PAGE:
—  Rosa Luxemburg, “Women’s Suffrage and Class Struggle”
10

2007 - Gifs from an 18-minute documentary on the Ssangyong Motors factory occupation, produced by militant railroad workers from Doro Chiba in Japan.

The Ssangyong strike and factory occupation in Pyeongtaek, South Korea, ended on August 5, 2009, having lasted 77 days. It began when 1700 workers seized the small auto plant on on May 22. Yet 976 workers were able to successfully defend it to the end – against repeated military assaults by riot cops, company-hired goons, and scabs.

The settlement, signed by Ssangyong court receivership management and the Korean Metal Workers’ Union local president, was a negotiated defeat for the workers; the surrender of the factory was followed by felony charges and heavy sentences against occupiers, as well a massive lawsuit against the KMWU.

Despite this, the workers fought valiantly and uncompromisingly for over 2 months, demonstrating a militancy and class consciousness sorely lacking in the world today. The Ssangyong struggle is an inspiration to workers everywhere – especially as the current crisis has been used as a pretext to further attack the working class. It’s about time we turned the class war back on its feet; the Ssangyong struggle offers many lessons for fighting back.
[part 1] / [video]

3

@anarchlist @marbleflakes @blueymcphluey

These are fantastic points to tie into that last ask about division of labor and automation and post-capitalism.

It’s important to remember that there would likely be less work to do in a system that prioritized need over profit. If you cut out a hierarchal profit-driven market system and the accompanying jobs that only exist to maintain that setup (advertising, PR, sales people, etc.), you in turn cut down work to the extent that we recognize it as only economically-useful if it’s fulfilling the needs of people in society; all else ought to be removed from the economic realm and dealt with on a voluntary basis. As I’ve mentioned in a post a couple days ago, if you want to develop a device that flings cheetos into your mouth under socialism/communism, you should be able to pursue it, but it should be removed from a context where people must work positions like that for their daily sustenance. This logic applies double for genuinely artistic pursuits (I can’t foresee the cheeto-flinger being super popular or viable, but ¯\_(ツ)_/¯; it was just a hyperbolic example). Art, leisure, social relationships – we ought to de-commodify these things as much as possible, taking them back from the Weberian bullshit of capitalist alienation.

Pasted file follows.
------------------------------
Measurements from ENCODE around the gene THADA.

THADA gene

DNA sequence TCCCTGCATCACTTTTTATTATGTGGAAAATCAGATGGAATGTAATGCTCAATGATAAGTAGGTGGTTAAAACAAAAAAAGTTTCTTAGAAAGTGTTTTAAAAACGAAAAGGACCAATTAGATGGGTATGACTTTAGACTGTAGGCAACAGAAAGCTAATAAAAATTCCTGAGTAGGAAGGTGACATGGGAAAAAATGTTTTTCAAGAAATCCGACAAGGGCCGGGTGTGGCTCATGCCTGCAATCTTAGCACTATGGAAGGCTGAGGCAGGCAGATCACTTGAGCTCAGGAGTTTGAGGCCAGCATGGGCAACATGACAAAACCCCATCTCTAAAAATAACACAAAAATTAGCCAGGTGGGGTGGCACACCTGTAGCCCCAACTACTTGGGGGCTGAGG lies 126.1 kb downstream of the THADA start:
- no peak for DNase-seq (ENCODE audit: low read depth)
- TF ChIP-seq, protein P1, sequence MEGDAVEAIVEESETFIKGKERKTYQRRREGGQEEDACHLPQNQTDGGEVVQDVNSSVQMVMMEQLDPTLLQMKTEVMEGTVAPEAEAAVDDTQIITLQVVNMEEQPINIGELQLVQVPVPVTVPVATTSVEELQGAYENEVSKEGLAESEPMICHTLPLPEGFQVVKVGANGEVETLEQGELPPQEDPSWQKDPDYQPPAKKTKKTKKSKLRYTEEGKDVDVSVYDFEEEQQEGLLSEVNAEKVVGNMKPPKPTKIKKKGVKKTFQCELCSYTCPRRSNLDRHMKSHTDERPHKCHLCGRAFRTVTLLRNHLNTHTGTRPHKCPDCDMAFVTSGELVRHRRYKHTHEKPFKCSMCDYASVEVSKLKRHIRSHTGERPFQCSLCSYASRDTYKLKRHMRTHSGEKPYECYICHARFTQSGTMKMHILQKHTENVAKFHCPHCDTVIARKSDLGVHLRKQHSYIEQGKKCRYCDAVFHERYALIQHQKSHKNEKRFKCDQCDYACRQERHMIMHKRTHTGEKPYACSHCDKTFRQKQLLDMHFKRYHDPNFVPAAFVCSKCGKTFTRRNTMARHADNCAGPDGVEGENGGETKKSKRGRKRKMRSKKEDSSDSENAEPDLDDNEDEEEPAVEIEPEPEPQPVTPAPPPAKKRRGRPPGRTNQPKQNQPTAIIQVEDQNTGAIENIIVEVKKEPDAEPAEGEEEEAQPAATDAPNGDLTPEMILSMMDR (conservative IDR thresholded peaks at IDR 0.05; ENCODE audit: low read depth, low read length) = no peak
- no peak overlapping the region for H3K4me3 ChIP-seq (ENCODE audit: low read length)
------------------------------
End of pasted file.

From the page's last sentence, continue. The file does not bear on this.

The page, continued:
If capitalism focuses on unceasing search for profit through any outlet it can find, thus creating superfluous jobs entirely meant to extract more profits for the competing capitalists, then socialism and communism should aim to take the opposite approach – figure out what people need in society to live comfortably, focus the economy fundamentally on meeting those needs, cut out work through automation or obsolescence wherever possible, divvy up the remaining work, and you wind up with a GREATER SUPPLY of the fetishized value of capitalist society (freedom). If freedom isn’t the ability to influence affairs that impact your life (democratic economy) or the ability to pursue your passions during abundant leisure time, then what the hell even is freedom?

Sinners Never Sleep

Summary: Its simple. You train, you plan, you attack, you disarm, and you get out alive… So, if you knew what you were doing, then why was it so hard to get your assassin boyfriend Jungkook to meet your mafia parents- the head of the mafia?
Oh right, Rule 1: Never fall in love…especially with another gang member…

Preface/Preview Part 1 Part 2 Part 3 Part 4 Part 5 Part 6 Part 7 Part 8

Part 9

What?

You could only stare at him.

He was lying.

He had to be lying.

And if he wasn’t lying, he most definitely did not mean-

‘He took you from a partnering gang when you were a year old.’

‘NO!’ you shout at him, launching across the room to hit him and getting a few whacks in before you get trapped with your back against his chest, not hearing your labored breathing as you struggle in his grasp, huffing angrily as you push at his arms that were laced around you, until eventually you break out of his hold when he realizes you’re not going to give up.

You cant look back at him as you lunge back to the other side of the room, leaning heavily on the frosted, fractured window with one hand and blinking past the blurriness threatening your vision.

‘Y/N-‘